Target (NYSE: TGT) has a huge credit card business. In the current economy, that may not be perfect positioning. The value of the portfolio at the unit is $8 billion. A financial buyer may pay $4 billion for half.
Target said the proposed deal could provide "substantial liquidity" for use in store expansion, debt retirement or share repurchases, according to The Wall Street Journal.
Given that default rates on almost all consumer credit are highly likely to rise and that traffic to Target’s stores will fall due to the weak economy, the offer has to live in a place beyond the retailer’s wildest dreams. The news is almost too good to be true, an indication that it will probably change before a deal is struck. To put a point on it, regardless of what the company says, it won’t get the current proposed price.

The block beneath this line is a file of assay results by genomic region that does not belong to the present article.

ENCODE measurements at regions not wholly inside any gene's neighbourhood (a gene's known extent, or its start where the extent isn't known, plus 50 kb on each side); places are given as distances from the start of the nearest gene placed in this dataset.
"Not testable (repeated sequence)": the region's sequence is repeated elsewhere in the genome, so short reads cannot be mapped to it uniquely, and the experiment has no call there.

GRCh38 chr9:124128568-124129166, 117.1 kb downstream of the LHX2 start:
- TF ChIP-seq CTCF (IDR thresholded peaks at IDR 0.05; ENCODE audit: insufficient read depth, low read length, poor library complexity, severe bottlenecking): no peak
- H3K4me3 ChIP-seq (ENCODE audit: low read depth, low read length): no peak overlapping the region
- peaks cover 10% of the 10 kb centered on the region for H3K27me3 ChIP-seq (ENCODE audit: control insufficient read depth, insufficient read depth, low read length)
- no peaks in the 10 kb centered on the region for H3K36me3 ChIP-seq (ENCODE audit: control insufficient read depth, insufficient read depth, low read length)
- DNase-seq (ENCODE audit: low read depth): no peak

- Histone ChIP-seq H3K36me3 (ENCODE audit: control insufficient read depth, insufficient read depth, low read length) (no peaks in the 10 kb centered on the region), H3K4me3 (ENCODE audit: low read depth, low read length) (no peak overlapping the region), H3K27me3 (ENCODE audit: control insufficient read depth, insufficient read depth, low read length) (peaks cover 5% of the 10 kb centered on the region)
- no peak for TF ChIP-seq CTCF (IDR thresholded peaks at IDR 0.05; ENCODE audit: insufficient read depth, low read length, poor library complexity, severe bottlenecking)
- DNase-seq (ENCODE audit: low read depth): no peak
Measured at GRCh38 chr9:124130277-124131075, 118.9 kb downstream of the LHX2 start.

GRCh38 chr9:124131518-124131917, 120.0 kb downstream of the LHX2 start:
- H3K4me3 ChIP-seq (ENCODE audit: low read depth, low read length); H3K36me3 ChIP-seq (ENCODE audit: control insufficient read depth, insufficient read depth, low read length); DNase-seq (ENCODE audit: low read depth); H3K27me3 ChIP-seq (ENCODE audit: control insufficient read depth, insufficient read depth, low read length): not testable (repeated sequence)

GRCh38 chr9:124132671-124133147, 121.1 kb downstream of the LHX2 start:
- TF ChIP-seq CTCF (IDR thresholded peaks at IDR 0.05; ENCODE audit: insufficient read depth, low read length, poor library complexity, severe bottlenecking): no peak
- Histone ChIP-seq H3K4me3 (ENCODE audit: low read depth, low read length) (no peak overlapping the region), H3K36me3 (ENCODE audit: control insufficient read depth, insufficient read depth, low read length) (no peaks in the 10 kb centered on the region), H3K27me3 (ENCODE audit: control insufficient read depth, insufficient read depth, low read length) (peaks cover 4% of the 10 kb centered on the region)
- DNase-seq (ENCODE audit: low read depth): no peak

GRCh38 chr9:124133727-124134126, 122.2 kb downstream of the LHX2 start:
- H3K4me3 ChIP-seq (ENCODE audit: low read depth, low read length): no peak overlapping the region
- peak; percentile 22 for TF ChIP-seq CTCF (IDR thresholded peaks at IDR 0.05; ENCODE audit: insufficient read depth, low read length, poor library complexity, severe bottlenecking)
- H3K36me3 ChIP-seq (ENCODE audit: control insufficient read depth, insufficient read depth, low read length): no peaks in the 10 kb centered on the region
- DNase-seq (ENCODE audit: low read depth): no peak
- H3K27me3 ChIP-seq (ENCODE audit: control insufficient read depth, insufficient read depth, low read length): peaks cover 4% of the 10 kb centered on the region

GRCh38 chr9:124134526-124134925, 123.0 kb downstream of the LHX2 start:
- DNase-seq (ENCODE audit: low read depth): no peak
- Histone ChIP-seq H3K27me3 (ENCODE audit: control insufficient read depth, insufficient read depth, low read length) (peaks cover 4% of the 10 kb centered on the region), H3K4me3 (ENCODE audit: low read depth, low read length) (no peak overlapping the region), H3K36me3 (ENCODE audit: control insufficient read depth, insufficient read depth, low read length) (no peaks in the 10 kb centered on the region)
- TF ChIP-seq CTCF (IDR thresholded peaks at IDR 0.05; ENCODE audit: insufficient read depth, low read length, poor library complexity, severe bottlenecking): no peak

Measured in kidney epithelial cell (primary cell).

But, on the very off chance that Target can close a $4 billion arrangement to off-load part of a business that is likely to be damaged over the next year, it should get the documents printed and signed as soon as possible.
Never give a sucker an even break: never wise up a chump.
Douglas A. McIntyre